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P185 Psychosocial impact of the COVID-19 pandemic on patients with inflammatory bowel disease in Spain

Hernandez Camba, A.(1);Ramos, L.(2);Madrid Álvarez, M.B.(3);Pérez-Méndez, L.(4);Nos, P.(5);Hernández, V.(6);Guerra, I.(7);Jimenez, N.(8);Lorente, R.(9);Sierra-Ausín, M.(10);Ginard, D.(11);Varela, P.(12);Arranz, L.(1);Cabello Tapia, M.J.(13);Zabana, Y.(14);Barreiro, M.(15);

(1)Hospital Universitario Nuestra Señora de la Candelaria, Gastroenterology, Santa Cruz de Tenerife, Spain;(2)Hospital Universitario de Canarias, Gastroenterology, La Laguna, Spain;(3)Hospital Universitario de Gran Canaria Dr. Negrín, Dermatology Department- Research Unit, Las Palmas de Gran Canaria, Spain;(4)Hospital Universitario Nuestra Señora de la Candelaria and Networked Biomedical Research Centre CIBER of Respiratory Diseases- Carlos III Health Institute, Division of Clinical Epidemiology and Biostatistics- Research Unit, Santa Cruz de Tenerife, Spain;(5)Hospital Universitario y Politécnico de la Fe de Valencia and Center for Biomedical Research and Network in Liver and Digestive Diseases CIBERehd- Instituto de Salud Carlos III, Gastroenterology, Valencia, Spain;(6)Hospital Alvaro Cunqueiro, Gastroenterology, Vigo, Spain;(7)Hospital Universitario de Fuenlabrada and Instituto de Investigación Hospital Universitario La Paz IdiPaz, Gastroenterlogy, Madrid, Spain;(8)Hospital General Universitario de Elche, Gastroenterology, Elche, Spain;(9)Hospital General Universitario Ciudad Real, Gastroenterology, Ciudad Real, Spain;(10)Hospital Universitario de León, Gastroenterology, León, Spain;(11)Hospital Universitari Son Espases, Gastroenterology, Palma de Mallorca, Spain;(12)Hospital de Cabueñes, Gastroenterology, Gijón, Spain;(13)Hospital Universitario Virgen de Las Nieves, Gastroenterology, Granada, Spain;(14)Hospital Universitario Mútua Terrassa and Center for Biomedical Research and Network in Liver and Digestive Diseases CIBERehd- Instituto de Salud Carlos III, Gastroenterology, Barcelona, Spain;(15)Hospital Clínico Universitario de Santiago de Compostella, Gastroenterology, Santiago de Compostela, Spain; on behalf of GETECCU

Background

Few studies have examined the effects of COVID-19 on the mental health of patients with inflammatory bowel disease (IBD), who are already at higher risk of depression, anxiety and stress than the general population. This cross-sectional study was conducted to assess the psychosocial impact of COVID-19 on patients with IBD in Spain during lockdown and the first wave of the pandemic.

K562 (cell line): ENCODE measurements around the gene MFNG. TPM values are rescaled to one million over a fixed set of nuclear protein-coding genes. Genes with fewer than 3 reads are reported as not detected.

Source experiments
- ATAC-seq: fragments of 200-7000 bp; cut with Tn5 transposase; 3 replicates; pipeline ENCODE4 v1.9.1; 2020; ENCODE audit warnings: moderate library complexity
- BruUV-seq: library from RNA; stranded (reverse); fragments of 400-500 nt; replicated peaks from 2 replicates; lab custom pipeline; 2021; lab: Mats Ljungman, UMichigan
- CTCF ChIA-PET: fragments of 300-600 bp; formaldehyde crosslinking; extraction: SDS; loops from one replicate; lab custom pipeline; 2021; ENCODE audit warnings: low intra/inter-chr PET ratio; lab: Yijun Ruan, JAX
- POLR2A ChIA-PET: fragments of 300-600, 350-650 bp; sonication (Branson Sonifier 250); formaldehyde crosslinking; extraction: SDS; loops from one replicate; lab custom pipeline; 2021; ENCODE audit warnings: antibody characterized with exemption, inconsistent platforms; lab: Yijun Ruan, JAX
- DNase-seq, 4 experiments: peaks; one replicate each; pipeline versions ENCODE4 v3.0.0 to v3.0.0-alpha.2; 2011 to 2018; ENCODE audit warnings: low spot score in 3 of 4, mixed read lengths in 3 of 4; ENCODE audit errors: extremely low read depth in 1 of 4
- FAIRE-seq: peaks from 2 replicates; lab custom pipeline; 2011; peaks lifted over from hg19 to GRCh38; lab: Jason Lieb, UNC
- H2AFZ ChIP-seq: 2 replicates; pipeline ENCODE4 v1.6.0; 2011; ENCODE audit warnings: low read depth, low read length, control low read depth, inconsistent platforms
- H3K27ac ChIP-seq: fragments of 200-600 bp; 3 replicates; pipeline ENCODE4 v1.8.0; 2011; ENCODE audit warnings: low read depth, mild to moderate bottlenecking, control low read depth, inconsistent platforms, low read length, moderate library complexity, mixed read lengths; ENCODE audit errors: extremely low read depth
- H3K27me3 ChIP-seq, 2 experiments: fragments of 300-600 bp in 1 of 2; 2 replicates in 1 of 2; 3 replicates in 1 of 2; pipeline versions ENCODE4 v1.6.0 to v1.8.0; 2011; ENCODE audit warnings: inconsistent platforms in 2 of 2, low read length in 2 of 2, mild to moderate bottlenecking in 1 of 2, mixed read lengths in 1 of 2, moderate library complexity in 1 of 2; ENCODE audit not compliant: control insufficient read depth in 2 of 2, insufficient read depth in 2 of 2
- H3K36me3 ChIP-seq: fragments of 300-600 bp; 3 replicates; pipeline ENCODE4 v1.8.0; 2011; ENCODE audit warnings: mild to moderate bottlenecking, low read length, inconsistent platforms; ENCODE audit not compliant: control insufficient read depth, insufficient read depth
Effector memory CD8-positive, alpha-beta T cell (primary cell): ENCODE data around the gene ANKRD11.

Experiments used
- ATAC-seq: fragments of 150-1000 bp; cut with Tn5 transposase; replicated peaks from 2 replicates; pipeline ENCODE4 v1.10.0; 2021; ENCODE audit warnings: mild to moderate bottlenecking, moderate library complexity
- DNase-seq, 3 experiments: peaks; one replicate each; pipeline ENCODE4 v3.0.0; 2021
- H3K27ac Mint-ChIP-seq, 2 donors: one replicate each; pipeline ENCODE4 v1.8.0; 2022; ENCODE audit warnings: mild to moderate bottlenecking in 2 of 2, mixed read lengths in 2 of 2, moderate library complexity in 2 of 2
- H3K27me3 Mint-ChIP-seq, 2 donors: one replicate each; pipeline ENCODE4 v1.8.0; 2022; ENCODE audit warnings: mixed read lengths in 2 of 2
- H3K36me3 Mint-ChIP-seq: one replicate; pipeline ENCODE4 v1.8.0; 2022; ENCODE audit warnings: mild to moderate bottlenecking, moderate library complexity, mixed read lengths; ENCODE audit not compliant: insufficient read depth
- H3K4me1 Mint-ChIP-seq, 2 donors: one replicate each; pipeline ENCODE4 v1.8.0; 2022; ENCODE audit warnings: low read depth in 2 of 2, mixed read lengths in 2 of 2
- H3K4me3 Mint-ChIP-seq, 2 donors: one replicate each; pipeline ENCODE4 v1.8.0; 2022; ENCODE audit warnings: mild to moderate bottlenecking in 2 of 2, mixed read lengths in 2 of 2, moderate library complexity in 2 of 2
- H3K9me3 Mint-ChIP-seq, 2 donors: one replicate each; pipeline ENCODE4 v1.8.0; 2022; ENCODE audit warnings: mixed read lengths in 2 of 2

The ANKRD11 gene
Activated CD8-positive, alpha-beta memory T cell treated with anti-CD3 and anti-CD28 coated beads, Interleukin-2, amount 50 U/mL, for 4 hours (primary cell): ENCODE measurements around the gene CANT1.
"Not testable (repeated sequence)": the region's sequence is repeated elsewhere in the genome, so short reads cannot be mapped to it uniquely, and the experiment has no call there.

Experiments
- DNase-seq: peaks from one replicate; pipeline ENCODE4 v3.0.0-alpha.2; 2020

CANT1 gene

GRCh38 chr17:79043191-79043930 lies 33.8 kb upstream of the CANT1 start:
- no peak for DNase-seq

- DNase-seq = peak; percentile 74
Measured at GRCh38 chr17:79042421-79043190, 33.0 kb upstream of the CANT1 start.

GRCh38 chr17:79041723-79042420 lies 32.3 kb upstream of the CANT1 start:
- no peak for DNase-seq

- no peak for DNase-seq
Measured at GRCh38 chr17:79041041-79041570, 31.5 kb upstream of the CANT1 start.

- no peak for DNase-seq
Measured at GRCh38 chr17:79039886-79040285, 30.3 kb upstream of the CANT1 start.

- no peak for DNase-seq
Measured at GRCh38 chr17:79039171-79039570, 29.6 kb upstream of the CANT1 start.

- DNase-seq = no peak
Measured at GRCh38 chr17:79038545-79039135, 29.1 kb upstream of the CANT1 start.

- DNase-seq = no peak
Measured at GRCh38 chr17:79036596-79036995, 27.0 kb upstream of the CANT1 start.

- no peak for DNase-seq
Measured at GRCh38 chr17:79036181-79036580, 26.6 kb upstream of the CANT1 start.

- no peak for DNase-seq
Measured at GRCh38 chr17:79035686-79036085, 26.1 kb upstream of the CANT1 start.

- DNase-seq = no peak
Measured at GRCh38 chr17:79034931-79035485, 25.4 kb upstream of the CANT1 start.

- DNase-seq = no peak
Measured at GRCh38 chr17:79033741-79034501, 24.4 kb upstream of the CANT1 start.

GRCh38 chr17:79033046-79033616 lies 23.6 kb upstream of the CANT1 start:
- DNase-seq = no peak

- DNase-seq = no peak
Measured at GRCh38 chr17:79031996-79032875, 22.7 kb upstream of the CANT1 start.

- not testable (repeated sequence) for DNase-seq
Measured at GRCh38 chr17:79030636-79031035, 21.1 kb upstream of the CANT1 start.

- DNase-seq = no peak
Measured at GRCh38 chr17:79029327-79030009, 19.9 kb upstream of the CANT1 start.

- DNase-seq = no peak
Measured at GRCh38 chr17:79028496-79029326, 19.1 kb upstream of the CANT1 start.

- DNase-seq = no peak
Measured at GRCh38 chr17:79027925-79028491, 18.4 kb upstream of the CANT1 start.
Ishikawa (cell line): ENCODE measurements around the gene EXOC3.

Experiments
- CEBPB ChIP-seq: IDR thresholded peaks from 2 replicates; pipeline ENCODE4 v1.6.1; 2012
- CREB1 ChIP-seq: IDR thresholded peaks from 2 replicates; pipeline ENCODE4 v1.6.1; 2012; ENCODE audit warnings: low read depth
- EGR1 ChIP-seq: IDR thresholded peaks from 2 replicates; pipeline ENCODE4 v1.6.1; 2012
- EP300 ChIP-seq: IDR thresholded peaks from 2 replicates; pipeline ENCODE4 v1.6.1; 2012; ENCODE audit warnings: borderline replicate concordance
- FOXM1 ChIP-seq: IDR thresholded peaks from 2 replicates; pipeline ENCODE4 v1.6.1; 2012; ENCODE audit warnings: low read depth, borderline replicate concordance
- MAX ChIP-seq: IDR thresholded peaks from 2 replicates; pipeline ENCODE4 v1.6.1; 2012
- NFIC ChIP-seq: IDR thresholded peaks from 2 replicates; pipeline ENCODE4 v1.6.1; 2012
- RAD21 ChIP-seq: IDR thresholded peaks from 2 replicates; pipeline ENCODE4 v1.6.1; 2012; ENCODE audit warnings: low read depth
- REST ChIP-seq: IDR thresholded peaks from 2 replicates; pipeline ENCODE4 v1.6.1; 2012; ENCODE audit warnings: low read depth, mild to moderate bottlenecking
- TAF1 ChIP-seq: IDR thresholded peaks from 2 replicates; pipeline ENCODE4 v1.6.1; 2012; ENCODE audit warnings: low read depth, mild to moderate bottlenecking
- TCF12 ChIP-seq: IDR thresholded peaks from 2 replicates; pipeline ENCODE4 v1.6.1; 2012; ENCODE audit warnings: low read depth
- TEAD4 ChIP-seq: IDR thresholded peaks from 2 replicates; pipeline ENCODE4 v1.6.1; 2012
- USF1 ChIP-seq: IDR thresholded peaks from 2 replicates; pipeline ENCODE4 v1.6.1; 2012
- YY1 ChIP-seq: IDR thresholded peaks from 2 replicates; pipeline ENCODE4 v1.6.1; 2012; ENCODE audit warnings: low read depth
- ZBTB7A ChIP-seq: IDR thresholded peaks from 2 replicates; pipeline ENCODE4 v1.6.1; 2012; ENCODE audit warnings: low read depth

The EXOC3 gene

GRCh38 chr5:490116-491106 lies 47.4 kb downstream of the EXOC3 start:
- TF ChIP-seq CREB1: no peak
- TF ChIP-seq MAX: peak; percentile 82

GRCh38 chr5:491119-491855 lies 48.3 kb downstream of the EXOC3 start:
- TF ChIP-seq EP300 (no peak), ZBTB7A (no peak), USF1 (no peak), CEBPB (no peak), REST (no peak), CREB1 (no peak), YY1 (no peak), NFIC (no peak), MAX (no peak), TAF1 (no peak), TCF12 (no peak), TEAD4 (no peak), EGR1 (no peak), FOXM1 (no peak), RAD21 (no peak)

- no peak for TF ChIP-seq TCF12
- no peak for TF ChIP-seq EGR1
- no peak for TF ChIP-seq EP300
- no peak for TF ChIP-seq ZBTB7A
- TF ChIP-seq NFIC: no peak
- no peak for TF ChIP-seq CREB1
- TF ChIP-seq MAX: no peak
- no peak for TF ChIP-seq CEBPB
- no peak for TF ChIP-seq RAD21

Methods

A self-report questionnaire that integrated the Spanish version of the Depression, Anxiety and Stress Scale–21 items (DASS-21) and the Perceived Stress Questionnaire (PSS) was designed to gather sociodemographic data and information related to the effects of COVID-19 on the lives of IBD patients. Twelve IBD units invited their patients to answer the anonymous online survey via email or by using a QR code displayed at the unit. A link to the survey was also published on the GETECCU (Spanish IBD group) website and social media account. The survey was conducted between the 1st July and the 25th August 2020. 

Results

Of the 693 survey participants with IBD, 67% were female, mean age 43 (12y SD). 61% had ulcerative colitis, 36% Crohn’s disease 3% indeterminate colitis. Only 15 participants were diagnosed with COVID-19: 3 of them required hospital admission and none required ICU admission. Physical activity levels and sleep habits were adversely affected for 79% and 67% of respondents, respectively. In addition, 39% reported a decrease in income due to the pandemic.  95% report having complied with IBD treatment during the COVID-19 pandemic, despite over 50% of them feeling that they were more at risk of infection due to their medication. DASS-21 scores indicate that during the lockdown the estimated prevalence of depression was 10.5% [95% CI 8.2–13%], anxiety 20% [95% CI –17-23%] and stress 18% [95% CI 8.2–13%]. Multivariate analysis is described in table 1. 

Conclusion

In the short-term, lockdown during the COVID-19 pandemic seemed to have an impact on the mental health of our IBD patients in Spain. Further follow-up studies should be carried out to determine the real long-term impact, as it's known that the wellbeing of this population might be affected because of IBD itself.

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